The Collegetown Video Store abruptly ended its 20-year run this August — with no word yet on the next coming attraction for the store’s former location, 103 Dryden Rd.Collegetown Video’s closing is a close-up shot of the grim panorama facing video stores nationwide. According to a Contra Costa Times story last week, the number of rental stores has dropped by over 7,000 since 2003, a drop caused by “rough economic times coupled with new ways to deliver movies.”Yet store founder Ljubomir Stambuk ’91 attributed the store’s closing not only to new methods of watching movies created by the Internet — though he recognized this as a factor — but also to his absence.
Stambuk had been running his store from outside of Ithaca, but said that it was becoming “more and more difficult to manage the business from afar,” especially since he moved from New York City to North Carolina.
Stambuk said that at the store’s “official” opening in February 1991, the city’s then-mayor attended a party of over 100 people to welcome the store to the neighborhood.“We wanted to provide a place for kids to see all kinds of interesting movies that had never been heard of,” Stambuk said, citing the “large international sections and cult classics… people would see over and over”. When the store opened, Stambuk said, the building was “so run down that we had to paint the adjoining building.” He said that the store got students from the architecture school to “develop the metal veneer” that still adorns 103 Dryden.He called this “futuristic-looking design of exterior” a “very modern and very new thing for Collegetown.” Stambuk conveyed his belief that the store was always “for Cornell.”He noted that it was voted the “best video store” for Cornell students eight years in a row. He recalled having parties in the store’s back garden yard “that most people don’t know about,” remembering everything “fun and not fun” about the store.Stambuk also asserted that “there is still a market for niche stores that are responsive in a user-friendly way,” and that Collegetown can support a video store for the Cornell niche.However, not all agreed that the video store could survive in a world with Netflix and instant movie downloads on the Internet.George Downing, manager of the store from 2005-09, said that the brick-and-mortar video stores — including Collegetown Video Store — could “probably not” survive today. Downing added that “college students have changed in the way they do things … people don’t want to go out into marketplace anymore,” saying that this was a “trend I saw when I was there.” President of the Cornell Film Club Philip Wu ’12 said that the video store’s business model “can’t keep up with the way the world works.”“Everything’s shifting to buying things digitally … [it’s] easier to get things online through torrent or DC++,” Wu said.Former customer Clay Munnings ‘11 agreed with the sentiments of Downing and Wu, noting that the “general opinion” of the Collegetown store was that it was “really overpriced.”Still, Stambuk and others hope the store can be re-launched in another vein in Collegetown.John Errico grad said that there is “some hope Collegetown Video will return in another form,” such as being reopened by Student Agencies — the organization which acquired TakeNote and Housing Solutions.Errico, the current manager of Housing Solutions, said that during the video store’s closing “a lot of people came by and said they would miss [it].” Errico called the store a “Cornell tradition.” “I was always surprised by the number of people who would come into Collegetown Video at odd hours of the day and hang out with friends,” Errico said.Juan Clar ’11, another former customer, voiced his support for the store. “Although it’s really convenient to have the Internet and Netflix, it’s really sad to lose,” Clar said.There is a “certain feeling in going to video stores and seeing covers, having people tell you what’s good and bad,” that the Internet can’t provide, Clar said.John O’Connor, who owns the property, is away on vacation and did not respond to an email Tuesday night.At 103 Dryden, the location of the former store, there are scattered power tools inside, but no sign of what is to come beneath the building’s gray facade.“The outpouring of good wishes, dismay [at the closing] was so immense that I’m personally very sad,” Stambuk said.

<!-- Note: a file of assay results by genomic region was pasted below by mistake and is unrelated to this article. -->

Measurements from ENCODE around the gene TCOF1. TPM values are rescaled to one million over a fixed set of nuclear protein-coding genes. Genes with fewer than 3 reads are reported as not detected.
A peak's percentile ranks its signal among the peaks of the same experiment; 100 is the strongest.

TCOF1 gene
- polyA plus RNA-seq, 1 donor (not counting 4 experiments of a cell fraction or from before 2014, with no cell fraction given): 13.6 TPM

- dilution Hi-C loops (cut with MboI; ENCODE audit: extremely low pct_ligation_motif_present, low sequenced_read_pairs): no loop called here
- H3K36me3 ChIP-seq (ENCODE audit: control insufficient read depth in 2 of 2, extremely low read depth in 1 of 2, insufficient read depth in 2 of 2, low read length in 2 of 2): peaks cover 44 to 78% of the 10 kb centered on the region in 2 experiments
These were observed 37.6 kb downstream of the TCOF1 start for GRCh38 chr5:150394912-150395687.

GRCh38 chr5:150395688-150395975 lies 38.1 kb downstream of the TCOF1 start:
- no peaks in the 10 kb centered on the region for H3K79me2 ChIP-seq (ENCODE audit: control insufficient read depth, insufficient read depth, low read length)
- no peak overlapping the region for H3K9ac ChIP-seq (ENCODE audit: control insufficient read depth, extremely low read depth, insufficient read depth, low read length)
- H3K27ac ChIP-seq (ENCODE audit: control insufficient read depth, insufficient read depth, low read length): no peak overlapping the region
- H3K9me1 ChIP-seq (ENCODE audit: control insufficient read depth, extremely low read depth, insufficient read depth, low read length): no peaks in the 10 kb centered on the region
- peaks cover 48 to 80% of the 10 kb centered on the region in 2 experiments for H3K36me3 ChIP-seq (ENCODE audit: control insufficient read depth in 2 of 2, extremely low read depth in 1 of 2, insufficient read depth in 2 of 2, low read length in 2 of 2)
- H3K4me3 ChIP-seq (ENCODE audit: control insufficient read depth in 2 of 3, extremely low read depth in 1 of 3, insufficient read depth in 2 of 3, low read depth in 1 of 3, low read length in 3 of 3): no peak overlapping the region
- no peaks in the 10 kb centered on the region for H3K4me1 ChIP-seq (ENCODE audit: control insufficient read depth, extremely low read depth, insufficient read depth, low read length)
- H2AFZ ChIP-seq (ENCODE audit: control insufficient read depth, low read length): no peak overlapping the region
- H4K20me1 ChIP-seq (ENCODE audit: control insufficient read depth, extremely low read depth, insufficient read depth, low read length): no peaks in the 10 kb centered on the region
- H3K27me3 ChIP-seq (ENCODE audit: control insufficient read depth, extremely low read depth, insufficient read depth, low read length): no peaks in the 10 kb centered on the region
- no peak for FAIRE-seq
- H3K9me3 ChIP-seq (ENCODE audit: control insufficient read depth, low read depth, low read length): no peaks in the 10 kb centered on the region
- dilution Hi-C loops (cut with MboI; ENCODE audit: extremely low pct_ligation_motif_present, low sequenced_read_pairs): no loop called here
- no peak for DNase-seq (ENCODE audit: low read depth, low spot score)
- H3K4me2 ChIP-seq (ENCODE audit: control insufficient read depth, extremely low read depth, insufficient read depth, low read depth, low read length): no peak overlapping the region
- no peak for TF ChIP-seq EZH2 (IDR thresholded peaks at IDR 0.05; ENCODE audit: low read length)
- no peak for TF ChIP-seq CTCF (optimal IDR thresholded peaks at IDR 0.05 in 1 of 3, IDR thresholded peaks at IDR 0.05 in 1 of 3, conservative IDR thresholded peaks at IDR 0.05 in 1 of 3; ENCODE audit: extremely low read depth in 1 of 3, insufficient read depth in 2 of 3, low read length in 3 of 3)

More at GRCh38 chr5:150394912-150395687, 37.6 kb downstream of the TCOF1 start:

Original Author: Jeff Stein